The choice to go green offers options

Consumers looking to take a big step to help the environment may wonder whether it's better to buy a hybrid vehicle or install home solar panels.

Thanks to rebates and tax incentives, the net costs of a hybrid vehicle, an electric solar system or a hot water solar system are surprisingly similar.

The time it takes for the three options to pay back owners through reduced gas and energy use are also comparable.

Although every vehicle model is different, manufacturers have Web sites that allow consumers to easily compare the suggested retail price of a hybrid vehicle to its standard cousin. Some even have calculators that tell consumers how much money they can save on gas with a hybrid.

For people interested in solar energy, the city of Ashland's Conservation Division has done much of the homework for residents by preparing fact sheets that spell out the economics of either electric solar panels or solar panels that heat water.

Hybrid math

Like many hybrid vehicles, the 2007 Honda Civic Hybrid costs several thousand dollars more than its standard version, the 2007 Honda Civic.

The manufacturer's suggested retail starting price for the hybrid is $22,600, or $7,590 more than the $15,010 starting price for the regular Civic.

But a $2,100 federal tax credit and $1,500 in state tax credits shrinks the gap in price to $3,990.

Be aware when shopping for a hybrid vehicle that the federal tax credit drops after a manufacturer sells 60,000 of a given model in 2007. Check with or your accountant for updates on whether the manufacturer of a vehicle you want to buy has hit that number.

Honda has a fuel savings calculator at

The 2007 Honda Civic Hybrid gets 49 miles per gallon in the city and 51 miles per gallon on the highway.

The regular Civic has a rating of 30 miles per gallon in the city and 40 miles per gallon on the highway.

Nationally, the average driver travels 12,000 miles per year. Using a cost of $3.00 per gallon of gas, the Honda Civic Hybrid will pay off the net difference between itself and the regular Civic through fuel savings in 12.2 years.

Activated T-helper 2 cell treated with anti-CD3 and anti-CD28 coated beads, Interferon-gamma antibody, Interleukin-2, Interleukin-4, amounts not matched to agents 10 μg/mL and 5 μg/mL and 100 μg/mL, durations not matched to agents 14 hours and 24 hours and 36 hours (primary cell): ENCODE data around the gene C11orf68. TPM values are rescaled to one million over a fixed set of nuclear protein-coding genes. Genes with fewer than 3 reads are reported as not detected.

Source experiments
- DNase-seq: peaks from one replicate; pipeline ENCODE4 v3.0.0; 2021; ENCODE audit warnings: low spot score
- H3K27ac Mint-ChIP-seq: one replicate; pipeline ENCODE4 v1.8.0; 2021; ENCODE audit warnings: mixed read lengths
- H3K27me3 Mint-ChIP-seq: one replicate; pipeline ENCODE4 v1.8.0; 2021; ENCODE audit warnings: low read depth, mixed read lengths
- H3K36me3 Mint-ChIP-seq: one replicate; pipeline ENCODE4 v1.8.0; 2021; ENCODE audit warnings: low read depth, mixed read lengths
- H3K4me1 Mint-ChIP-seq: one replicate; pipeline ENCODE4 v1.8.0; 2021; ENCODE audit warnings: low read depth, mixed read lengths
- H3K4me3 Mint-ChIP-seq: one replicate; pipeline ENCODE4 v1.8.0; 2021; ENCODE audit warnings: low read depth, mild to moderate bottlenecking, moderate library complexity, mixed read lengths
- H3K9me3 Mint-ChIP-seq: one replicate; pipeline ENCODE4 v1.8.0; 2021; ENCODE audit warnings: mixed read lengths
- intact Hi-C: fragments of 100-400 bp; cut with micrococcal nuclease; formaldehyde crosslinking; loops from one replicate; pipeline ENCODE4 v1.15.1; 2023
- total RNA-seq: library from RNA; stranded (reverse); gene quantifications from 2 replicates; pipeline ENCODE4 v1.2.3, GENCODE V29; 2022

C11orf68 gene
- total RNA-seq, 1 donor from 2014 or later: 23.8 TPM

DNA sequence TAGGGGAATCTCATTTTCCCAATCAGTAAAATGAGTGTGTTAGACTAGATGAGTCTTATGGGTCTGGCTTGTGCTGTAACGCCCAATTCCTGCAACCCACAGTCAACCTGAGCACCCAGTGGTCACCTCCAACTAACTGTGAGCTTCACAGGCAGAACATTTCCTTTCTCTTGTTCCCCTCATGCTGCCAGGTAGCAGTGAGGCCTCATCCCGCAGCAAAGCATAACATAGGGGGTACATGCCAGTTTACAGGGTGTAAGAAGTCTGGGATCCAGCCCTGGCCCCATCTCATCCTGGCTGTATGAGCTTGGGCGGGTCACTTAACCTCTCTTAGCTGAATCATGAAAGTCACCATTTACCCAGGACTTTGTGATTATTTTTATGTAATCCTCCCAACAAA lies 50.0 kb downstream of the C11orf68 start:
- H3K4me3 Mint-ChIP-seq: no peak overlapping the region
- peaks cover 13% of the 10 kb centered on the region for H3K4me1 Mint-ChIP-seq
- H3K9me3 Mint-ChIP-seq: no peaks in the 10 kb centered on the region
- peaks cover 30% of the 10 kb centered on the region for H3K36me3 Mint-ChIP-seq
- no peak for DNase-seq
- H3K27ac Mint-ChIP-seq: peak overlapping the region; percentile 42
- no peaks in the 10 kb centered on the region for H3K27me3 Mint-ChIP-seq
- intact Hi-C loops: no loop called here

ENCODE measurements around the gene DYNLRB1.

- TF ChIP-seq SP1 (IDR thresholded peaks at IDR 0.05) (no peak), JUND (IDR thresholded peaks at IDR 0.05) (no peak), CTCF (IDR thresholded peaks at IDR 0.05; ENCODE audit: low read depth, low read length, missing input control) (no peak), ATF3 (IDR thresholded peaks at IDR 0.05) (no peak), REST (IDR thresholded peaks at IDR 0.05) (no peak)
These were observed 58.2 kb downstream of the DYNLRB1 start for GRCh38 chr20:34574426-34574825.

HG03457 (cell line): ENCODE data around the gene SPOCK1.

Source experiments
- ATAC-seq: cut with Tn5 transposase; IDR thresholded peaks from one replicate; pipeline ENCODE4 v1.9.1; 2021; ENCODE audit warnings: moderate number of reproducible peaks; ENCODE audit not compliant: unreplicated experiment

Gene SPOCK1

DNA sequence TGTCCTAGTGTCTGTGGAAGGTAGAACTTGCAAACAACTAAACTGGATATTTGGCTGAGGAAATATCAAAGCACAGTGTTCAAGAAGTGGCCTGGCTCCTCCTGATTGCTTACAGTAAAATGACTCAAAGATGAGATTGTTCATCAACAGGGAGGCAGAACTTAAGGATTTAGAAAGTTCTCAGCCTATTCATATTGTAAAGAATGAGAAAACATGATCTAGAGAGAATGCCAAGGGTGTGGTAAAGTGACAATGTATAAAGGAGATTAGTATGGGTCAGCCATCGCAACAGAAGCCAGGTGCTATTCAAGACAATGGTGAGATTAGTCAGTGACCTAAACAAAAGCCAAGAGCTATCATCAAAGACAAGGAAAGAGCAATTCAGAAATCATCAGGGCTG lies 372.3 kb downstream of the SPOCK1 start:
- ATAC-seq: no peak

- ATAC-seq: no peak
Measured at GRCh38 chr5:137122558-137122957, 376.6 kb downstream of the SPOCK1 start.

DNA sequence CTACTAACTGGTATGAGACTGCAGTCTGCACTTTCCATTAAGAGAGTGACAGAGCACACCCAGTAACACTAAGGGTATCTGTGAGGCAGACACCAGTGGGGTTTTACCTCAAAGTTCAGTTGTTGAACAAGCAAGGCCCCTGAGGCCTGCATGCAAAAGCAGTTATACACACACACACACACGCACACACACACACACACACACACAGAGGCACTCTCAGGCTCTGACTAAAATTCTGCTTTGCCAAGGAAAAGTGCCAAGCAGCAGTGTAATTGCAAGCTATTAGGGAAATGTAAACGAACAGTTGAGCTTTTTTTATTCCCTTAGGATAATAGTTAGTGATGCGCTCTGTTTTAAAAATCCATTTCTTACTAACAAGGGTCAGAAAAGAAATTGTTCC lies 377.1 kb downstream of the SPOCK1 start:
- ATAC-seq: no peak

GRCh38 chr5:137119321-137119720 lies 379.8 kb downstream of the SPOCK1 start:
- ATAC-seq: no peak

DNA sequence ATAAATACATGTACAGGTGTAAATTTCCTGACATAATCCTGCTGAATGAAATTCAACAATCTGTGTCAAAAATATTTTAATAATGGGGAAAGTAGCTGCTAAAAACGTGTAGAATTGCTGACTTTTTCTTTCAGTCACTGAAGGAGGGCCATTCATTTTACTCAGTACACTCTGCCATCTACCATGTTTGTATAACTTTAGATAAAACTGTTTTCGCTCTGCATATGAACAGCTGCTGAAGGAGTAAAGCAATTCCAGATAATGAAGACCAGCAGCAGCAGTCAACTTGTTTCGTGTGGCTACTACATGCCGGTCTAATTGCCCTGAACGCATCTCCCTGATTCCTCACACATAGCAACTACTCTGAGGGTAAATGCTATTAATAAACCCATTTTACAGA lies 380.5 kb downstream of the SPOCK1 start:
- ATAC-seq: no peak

Ashland City Councilor David Chapman, who drives a Toyota Prius hybrid car, said the vehicle was more expensive than a normal car, but the environmental benefits have been worth it to him.

"Less air pollutants are generated and that's important to us," he said.

He noted that his hybrid gets slightly fewer miles per gallon than advertised for city driving because of the hills in Ashland.

While out-of-pocket costs and payback periods are similar for hybrid vehicles and solar systems, some consumers choose to buy hybrids to reduce their dependence on foreign oil.

Solar hot water

A solar panel system for heating water is a proven and reliable technology, said city of Ashland Conservation Analyst Larry Giardina.

Without considering tax incentives and rebates, a solar hot water system is actually a better investment than a solar electric system, he said.

At $5,500 to $7,000, the initial cost for a solar hot water system is less expensive.

The city of Ashland offers a rebate of up to $1,000, the state has a rebate of up to $1,500 and a federal government tax credit covers 30 percent of the cost.

That pushes the range out-of-pocket cost for a typical system down to $1,650 to $2,700.

The value of the energy production is about $175 per year, creating a payback period of 9.4 years to 15.4 years.

In addition to driving a hybrid car, Chapman has a solar water heating system on his house.

He said he paid about $5,000 for the system but received about half of the money back.